Red Deer has made its mark among American Cities of the Future.
In April, fDi Magazine, a Financial Times publication, ranked Red Deer among the top North American cities for 2015-16 when it comes to cost effectiveness and foreign direct investment strategy.
“The more our profile is elevated because of these rankings, the more competitive we are in terms of attracting new business. But it also bodes well for us in retaining the business we have and instilling private sector confidence for business expansion,” Mayor Tara Veer said.
Red Deer was ranked fourth for cost effectiveness among micro American Cities of the Future and was the only Alberta city in the top 10.
Thirty-seven micro cities, with populations below 100,000, were part of the study.
Criteria for cost effectiveness includes average salaries, annual rent for commercial and industrial space, electricity rates, cost to export/import, cost of establishing a business and tax rates.
Nanaimo, B.C. took fifth place. Niagara Falls, Ont. was sixth. Brantford, Ont. was eighth, followed by Repentigny Que. in ninth place and Saint-Jean-Sur-Richelieu, Que. in 10th position.
Atlacomulco, of Mexico State in Mexico, took the top spot for cost effectiveness.
Red Deer came in sixth in the foreign direct investment strategy category among micro cities and was the only Canadian city in the top eight. The list was restricted to eight due to shortage of suitable entries. Plattsburgh, N.Y., came in first.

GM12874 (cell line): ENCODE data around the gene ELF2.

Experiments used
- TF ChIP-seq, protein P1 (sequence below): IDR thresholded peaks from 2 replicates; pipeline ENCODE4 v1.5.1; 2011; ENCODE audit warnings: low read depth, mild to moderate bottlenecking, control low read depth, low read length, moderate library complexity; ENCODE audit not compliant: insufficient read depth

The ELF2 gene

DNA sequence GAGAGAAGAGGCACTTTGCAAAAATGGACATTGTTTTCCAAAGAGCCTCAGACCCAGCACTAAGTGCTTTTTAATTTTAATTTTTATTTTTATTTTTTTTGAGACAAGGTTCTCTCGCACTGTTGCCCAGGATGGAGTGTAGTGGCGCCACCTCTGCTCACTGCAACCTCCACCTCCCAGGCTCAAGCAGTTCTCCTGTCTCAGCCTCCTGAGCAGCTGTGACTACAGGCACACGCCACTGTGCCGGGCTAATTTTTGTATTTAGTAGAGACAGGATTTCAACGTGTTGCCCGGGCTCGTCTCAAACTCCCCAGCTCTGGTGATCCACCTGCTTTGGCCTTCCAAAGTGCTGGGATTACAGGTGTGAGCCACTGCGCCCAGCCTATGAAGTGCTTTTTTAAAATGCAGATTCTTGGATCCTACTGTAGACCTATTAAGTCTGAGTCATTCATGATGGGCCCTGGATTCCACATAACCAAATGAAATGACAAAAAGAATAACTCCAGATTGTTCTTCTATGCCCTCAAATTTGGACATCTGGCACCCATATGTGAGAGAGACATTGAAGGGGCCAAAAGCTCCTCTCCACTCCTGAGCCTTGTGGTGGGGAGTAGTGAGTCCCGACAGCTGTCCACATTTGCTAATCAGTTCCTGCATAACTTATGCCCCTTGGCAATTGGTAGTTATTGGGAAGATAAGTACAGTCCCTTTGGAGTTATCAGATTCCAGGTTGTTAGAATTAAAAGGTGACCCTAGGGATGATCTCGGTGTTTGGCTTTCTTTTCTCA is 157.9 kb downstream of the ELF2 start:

When it comes to foreign direct investment, judges consider economic development, attraction and retention of foreign investment, and plans, strategies and policies.
City manager Craig Curtis said reaching top 10 status for micro cities in North America means Red Deer is a strong contender for attracting new business nationally and internationally.
Veer said Red Deer is also known for having one of the highest ratios of small businesses per capita.
In 2014, Red Deer was recognized for its entrepreneurialism, ranking sixth out of 121 mid-size cities, according to the Canadian Federation of Independent Business’ Top 10 Entrepreneurial Cities annual report.
She said right now business permits for start up and expansion are holding steady. Diminished growth is forecast for 2016, but the city will have lots in the works with 2019 Canada Winter Games capital projects, like the Centre for Health, Wellness & Sport at RDC, which were approved in previous budgets.
“By the time they go to design and tender and in construction, it will be during what is anticipated to be a lag time in the economy. So that will have economic spin off in terms of all of the employment that will generate for the region and will see us through till the economy improves,” Veer said.